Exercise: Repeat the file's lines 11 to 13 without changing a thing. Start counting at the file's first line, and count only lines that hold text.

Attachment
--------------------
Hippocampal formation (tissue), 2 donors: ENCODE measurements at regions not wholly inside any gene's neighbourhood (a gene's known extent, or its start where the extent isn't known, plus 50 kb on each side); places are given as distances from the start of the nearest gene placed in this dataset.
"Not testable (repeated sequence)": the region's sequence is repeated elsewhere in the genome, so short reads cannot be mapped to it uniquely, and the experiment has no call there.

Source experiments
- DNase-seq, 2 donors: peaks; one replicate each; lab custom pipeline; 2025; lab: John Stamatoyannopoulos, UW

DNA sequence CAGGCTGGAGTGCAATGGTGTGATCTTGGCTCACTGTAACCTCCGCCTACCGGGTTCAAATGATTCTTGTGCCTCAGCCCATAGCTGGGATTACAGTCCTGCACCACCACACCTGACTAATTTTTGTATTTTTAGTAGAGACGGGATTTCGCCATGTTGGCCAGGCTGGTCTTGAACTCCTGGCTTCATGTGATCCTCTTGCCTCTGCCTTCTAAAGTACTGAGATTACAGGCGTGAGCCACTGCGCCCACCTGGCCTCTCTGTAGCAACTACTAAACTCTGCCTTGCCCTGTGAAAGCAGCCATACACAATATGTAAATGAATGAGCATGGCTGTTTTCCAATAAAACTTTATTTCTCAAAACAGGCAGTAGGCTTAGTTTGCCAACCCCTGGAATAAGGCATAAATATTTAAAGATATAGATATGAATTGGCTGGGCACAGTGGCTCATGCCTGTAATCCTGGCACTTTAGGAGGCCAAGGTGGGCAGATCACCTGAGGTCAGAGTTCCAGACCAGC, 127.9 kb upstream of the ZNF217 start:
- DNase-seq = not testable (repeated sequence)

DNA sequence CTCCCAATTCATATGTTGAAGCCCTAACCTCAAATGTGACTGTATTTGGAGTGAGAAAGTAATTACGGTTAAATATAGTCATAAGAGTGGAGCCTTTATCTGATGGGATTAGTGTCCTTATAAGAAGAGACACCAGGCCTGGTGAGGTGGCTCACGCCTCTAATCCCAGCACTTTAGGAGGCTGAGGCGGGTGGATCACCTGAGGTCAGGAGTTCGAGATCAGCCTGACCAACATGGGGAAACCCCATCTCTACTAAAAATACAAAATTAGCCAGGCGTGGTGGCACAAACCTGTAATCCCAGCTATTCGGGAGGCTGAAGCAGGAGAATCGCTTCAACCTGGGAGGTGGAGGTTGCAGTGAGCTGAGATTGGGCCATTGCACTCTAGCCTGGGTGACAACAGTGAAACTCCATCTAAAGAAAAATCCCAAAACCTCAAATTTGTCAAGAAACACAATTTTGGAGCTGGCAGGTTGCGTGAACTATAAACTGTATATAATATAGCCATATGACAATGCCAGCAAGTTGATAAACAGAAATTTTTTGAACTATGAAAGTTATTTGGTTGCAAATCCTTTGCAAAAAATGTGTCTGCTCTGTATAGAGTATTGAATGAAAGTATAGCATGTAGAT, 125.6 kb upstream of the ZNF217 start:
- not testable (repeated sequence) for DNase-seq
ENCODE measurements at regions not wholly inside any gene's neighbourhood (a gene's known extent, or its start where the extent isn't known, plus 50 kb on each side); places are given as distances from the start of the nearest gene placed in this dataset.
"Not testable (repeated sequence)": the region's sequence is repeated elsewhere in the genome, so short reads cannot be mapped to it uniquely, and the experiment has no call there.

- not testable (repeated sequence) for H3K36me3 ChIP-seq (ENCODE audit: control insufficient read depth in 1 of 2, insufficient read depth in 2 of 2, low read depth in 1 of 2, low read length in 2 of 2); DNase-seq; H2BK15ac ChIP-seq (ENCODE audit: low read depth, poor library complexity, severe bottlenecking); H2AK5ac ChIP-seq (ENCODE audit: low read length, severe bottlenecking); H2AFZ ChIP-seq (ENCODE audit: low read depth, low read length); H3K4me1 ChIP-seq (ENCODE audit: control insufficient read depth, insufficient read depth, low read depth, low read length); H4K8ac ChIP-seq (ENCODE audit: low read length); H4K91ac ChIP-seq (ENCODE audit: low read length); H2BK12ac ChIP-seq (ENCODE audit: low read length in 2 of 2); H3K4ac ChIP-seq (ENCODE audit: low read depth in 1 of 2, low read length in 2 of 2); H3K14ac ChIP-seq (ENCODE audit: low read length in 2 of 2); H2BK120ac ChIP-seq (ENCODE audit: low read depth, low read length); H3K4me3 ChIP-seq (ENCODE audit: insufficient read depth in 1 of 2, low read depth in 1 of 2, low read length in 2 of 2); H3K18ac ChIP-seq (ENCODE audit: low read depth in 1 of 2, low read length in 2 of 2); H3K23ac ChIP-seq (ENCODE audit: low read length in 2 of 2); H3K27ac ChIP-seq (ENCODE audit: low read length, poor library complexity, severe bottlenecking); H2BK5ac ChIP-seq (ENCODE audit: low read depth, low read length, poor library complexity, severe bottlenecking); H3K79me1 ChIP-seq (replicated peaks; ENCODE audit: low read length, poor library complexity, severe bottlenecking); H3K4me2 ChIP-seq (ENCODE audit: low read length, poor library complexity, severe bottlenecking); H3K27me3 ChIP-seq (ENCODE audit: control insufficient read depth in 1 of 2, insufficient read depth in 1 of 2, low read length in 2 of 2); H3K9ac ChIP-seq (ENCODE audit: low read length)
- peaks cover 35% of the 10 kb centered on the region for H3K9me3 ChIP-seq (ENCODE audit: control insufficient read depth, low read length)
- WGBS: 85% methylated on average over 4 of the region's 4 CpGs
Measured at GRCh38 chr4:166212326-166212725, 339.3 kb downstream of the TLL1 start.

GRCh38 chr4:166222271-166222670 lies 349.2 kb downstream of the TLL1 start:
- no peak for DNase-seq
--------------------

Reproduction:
- not testable (repeated sequence) for H3K36me3 ChIP-seq (ENCODE audit: control insufficient read depth in 1 of 2, insufficient read depth in 2 of 2, low read depth in 1 of 2, low read length in 2 of 2); DNase-seq; H2BK15ac ChIP-seq (ENCODE audit: low read depth, poor library complexity, severe bottlenecking); H2AK5ac ChIP-seq (ENCODE audit: low read length, severe bottlenecking); H2AFZ ChIP-seq (ENCODE audit: low read depth, low read length); H3K4me1 ChIP-seq (ENCODE audit: control insufficient read depth, insufficient read depth, low read depth, low read length); H4K8ac ChIP-seq (ENCODE audit: low read length); H4K91ac ChIP-seq (ENCODE audit: low read length); H2BK12ac ChIP-seq (ENCODE audit: low read length in 2 of 2); H3K4ac ChIP-seq (ENCODE audit: low read depth in 1 of 2, low read length in 2 of 2); H3K14ac ChIP-seq (ENCODE audit: low read length in 2 of 2); H2BK120ac ChIP-seq (ENCODE audit: low read depth, low read length); H3K4me3 ChIP-seq (ENCODE audit: insufficient read depth in 1 of 2, low read depth in 1 of 2, low read length in 2 of 2); H3K18ac ChIP-seq (ENCODE audit: low read depth in 1 of 2, low read length in 2 of 2); H3K23ac ChIP-seq (ENCODE audit: low read length in 2 of 2); H3K27ac ChIP-seq (ENCODE audit: low read length, poor library complexity, severe bottlenecking); H2BK5ac ChIP-seq (ENCODE audit: low read depth, low read length, poor library complexity, severe bottlenecking); H3K79me1 ChIP-seq (replicated peaks; ENCODE audit: low read length, poor library complexity, severe bottlenecking); H3K4me2 ChIP-seq (ENCODE audit: low read length, poor library complexity, severe bottlenecking); H3K27me3 ChIP-seq (ENCODE audit: control insufficient read depth in 1 of 2, insufficient read depth in 1 of 2, low read length in 2 of 2); H3K9ac ChIP-seq (ENCODE audit: low read length)
- peaks cover 35% of the 10 kb centered on the region for H3K9me3 ChIP-seq (ENCODE audit: control insufficient read depth, low read length)
- WGBS: 85% methylated on average over 4 of the region's 4 CpGs